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It has been several decades since vacuum tubes, cat’s whisker detectors, and water-flow calorimeters were the dominant options for measuring RF/microwave power. In that bygone era, power-measurement technology could only describe the average amount of radiation absorbed by a simple detector. With complex modulation techniques and the need to measure powerful signals on integrated substrates, power measurements have obviously become much more sophisticated. At the same time, spectrum congestion has increased the monitoring and design precision of high-power amplifiers to prevent interference with other transmitters and telecommunications cells.


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There are several methods of measuring RF/microwave power signals. Direct sensing methods—such as thermal measurements from the heating effect upon a sensing area or detecting a signal with diodes—create a direct-current (DC) voltage proportional to the signal amplitude. These methods are common in scenarios where the absolute signal power is needed and the signal power is extremely high. Indirect methods are used where the high-precision characterization of RF/microwave devices and knowledge of the modulated signal power are necessary.

An indirect receiver method consists of a tuned circuit that measures the signal’s amplitude component. Another indirect method is the digitization of the signal, known as sampling. Indirect methods use advanced test equipment, which can bring a captured signal into a processing domain for analysis after detection. These test typologies enhance the test accuracy of power signals with advanced modulation.

Multiplexing methods, such as time-domain multiplexing, are designed to enable multiple devices to communicate on the same upstream channel simultaneously. Real-time measurements of the signal path are necessary to properly monitor the multiplexed signals. If one of the multiplexed signals, for example, were to significantly exceed the others in power, it could prevent the reception of the other signals. Several integrated-circuit (IC) detectors designed to solve this problem are receive signal strength indicators (RSSIs), root-mean-square (RMS) voltage detectors, analog multipliers, and demodulating logarithmic amplifiers (Fig. 1).

Test High-Power RF/Microwave From Tower To Tabletop, Fig. 1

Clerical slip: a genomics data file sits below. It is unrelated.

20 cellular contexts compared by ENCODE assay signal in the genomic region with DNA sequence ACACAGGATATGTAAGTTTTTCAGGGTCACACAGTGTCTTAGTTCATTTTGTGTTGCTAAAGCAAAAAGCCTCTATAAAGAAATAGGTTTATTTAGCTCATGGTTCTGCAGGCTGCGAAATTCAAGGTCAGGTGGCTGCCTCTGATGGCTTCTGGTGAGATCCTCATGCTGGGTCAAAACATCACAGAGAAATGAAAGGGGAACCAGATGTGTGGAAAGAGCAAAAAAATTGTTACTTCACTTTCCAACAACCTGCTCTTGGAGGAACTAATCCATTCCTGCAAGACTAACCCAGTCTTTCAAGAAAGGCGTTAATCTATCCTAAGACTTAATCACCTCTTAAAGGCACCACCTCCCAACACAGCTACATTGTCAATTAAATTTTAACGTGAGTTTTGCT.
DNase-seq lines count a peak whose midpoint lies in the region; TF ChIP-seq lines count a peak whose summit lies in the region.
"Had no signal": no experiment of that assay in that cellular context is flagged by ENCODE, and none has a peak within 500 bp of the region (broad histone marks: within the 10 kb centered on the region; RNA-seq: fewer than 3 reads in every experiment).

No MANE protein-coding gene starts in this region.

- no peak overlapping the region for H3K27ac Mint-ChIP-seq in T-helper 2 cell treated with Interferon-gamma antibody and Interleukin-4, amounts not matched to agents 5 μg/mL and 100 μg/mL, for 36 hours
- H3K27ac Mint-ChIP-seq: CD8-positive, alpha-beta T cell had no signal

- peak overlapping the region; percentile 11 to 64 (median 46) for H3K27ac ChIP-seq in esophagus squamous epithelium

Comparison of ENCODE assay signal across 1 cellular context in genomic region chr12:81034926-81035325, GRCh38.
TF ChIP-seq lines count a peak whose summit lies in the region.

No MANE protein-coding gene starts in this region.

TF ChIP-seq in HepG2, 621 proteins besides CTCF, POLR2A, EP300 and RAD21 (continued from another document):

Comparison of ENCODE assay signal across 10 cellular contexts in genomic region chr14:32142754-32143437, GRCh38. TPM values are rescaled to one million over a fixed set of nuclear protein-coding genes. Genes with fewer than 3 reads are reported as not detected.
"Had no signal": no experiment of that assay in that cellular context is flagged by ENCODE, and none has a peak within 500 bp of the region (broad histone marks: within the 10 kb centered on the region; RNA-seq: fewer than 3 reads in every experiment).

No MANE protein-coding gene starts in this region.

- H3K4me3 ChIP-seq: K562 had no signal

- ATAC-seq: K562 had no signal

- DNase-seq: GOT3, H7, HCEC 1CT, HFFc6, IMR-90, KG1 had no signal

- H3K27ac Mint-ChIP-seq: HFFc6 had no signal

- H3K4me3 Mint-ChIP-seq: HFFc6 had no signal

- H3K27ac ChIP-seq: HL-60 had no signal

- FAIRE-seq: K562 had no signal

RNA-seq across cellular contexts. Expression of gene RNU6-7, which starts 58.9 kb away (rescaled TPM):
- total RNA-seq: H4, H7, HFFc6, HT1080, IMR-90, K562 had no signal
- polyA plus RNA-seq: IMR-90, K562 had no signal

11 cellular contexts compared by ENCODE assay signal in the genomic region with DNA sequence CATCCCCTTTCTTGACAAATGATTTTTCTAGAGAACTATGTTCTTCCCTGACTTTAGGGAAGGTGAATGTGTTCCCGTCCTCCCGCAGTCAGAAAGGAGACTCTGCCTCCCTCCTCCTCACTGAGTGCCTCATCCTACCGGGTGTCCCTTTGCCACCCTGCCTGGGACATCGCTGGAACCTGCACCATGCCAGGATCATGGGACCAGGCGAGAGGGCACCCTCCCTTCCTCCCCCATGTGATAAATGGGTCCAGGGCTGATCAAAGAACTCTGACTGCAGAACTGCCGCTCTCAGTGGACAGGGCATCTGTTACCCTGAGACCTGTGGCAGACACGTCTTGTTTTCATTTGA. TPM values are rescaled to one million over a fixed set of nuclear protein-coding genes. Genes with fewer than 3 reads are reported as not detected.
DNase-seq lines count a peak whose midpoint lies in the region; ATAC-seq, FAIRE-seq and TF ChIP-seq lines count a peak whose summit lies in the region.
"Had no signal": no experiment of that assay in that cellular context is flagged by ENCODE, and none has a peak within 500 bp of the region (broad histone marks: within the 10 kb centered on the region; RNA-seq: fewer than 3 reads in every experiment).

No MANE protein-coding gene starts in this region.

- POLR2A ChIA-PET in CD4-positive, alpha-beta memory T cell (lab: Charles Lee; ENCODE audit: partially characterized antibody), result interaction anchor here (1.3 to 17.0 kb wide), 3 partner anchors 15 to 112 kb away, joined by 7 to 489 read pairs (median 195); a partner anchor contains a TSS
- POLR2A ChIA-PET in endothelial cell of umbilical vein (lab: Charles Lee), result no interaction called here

These devices convert the signal amplitude into a proportional DC signal. Generally, such devices have nonlinear response curves and require calibration. In addition, they fail to provide true power measurements in lieu of voltage detection. Other methods that provide information based on the signal amplitude involve more complex electronics. These devices and techniques are used to gain knowledge of the devices in the signal stream before broadcasting to ensure proper operation.

If a signal’s carrier frequency is slow enough to allow for direct digitization, the signal can be re-created digitally and analyzed. This is the process by which direct storage oscilloscopes operate. For wideband modulated signals, the ability to sample a signal needs to be around 10 times the carrier frequency. For modern telecommunications and radar systems, this method would require extremely fast sampling devices—which could, in turn, mean an expensive solution. With phased-array radars pulsing at higher frequencies with narrower pulses—and with the telecommunications spectrum density increasing—there is demand for more precise methods of characterizing and measuring the power response of electronic devices.

Hiro Maehara, product marketing engineer/application expert, Component Test Division of Agilent, shares his insights into devices in high-power RF/microwave signal streams: “All components in transmitters used in high-power applications, such as wireless base stations, point-to-point communications, satellite communications both in ground stations and payloads, transmit/receive modules used in radar applications, and more require testing. These components include amplifiers, mixers, converters, circulators/isolators, attenuators, connectors, cables, etc.”

To conduct the testing and measurement of power signals and power devices in a closed-loop and open-loop environment, tools like vector network analyzers (VNAs), vector signal analyzers (VSAs), and signal analyzers (SAs) are used to better understand the dynamic parameters of powerful RF/microwave devices. VNAs are predominantly used for characterizing a device’s S-parameter, stability, power leveling, gain compression, pulsed-RF, and intermodulation distortion (IMD) measurements on devices like power amplifiers (PAs; Fig. 2).

Test High-Power RF/Microwave From Tower To Tabletop, Fig. 2

Generally, VSAs are used to measure a known signal’s error vector magnitude, spectral flatness, and code domain power to ascertain the quality of the modulated signals. Spectrum analyzers sweep their full frequency range for the power level of signals and produce a response that measures dominant frequency, power, distortion, harmonics, bandwidth, and other frequency-domain components.